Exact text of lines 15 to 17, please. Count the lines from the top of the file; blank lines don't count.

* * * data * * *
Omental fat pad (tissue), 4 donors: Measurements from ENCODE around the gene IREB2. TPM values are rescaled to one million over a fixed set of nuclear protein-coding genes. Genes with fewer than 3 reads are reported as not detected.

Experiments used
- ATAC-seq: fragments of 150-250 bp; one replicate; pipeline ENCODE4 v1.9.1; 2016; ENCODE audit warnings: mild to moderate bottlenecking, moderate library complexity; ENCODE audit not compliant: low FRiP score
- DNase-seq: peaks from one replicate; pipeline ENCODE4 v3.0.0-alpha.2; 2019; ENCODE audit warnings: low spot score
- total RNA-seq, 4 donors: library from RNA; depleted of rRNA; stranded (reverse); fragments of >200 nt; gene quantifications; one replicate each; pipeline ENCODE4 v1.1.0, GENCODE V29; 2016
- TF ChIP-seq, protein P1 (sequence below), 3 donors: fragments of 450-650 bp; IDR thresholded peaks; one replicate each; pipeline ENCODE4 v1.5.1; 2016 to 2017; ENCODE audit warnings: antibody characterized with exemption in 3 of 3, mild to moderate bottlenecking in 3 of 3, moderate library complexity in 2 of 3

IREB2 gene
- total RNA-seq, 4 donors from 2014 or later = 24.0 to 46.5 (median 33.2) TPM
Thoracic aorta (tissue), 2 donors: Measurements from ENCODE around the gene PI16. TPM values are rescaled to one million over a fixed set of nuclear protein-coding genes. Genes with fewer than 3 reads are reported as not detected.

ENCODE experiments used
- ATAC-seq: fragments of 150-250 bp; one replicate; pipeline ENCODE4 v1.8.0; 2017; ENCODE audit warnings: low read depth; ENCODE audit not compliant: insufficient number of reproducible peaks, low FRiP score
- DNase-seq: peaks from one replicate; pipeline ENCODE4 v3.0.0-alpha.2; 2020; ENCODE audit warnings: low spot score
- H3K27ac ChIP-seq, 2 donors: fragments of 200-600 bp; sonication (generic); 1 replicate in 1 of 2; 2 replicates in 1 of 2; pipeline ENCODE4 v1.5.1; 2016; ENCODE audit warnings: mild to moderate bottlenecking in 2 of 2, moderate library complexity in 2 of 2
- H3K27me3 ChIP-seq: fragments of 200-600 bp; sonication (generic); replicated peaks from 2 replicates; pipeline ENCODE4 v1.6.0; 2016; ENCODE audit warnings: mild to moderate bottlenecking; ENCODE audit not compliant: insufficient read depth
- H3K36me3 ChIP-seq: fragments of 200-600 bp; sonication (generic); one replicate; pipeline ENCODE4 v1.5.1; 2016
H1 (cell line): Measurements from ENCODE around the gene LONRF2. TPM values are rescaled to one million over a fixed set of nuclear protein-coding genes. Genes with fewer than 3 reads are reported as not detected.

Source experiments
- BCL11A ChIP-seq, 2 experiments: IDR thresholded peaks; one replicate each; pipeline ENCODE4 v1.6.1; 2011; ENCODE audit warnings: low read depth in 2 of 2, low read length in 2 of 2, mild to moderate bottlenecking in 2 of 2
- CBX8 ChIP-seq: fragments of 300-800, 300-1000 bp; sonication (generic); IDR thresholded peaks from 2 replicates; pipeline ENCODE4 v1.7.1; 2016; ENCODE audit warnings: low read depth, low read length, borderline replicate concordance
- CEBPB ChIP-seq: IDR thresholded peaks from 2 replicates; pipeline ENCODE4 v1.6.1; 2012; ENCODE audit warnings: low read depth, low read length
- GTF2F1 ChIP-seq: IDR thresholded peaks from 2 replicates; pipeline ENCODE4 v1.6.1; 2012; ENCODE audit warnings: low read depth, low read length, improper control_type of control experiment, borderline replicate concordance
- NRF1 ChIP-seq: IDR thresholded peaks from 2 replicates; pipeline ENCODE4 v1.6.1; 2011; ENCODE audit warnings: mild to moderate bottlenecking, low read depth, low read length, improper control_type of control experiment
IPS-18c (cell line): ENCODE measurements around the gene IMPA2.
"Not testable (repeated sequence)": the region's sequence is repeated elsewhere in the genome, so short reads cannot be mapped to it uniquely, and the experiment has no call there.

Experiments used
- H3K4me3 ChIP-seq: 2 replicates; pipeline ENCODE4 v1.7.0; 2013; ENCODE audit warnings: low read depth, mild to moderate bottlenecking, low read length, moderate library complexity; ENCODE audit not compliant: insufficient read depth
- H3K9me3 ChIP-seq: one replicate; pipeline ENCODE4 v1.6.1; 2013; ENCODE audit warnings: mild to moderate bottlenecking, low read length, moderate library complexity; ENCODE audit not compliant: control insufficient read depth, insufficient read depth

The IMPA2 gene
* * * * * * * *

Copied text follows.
- H3K36me3 ChIP-seq: fragments of 200-600 bp; sonication (generic); one replicate; pipeline ENCODE4 v1.5.1; 2016
H1 (cell line): Measurements from ENCODE around the gene LONRF2. TPM values are rescaled to one million over a fixed set of nuclear protein-coding genes. Genes with fewer than 3 reads are reported as not detected.

Source experiments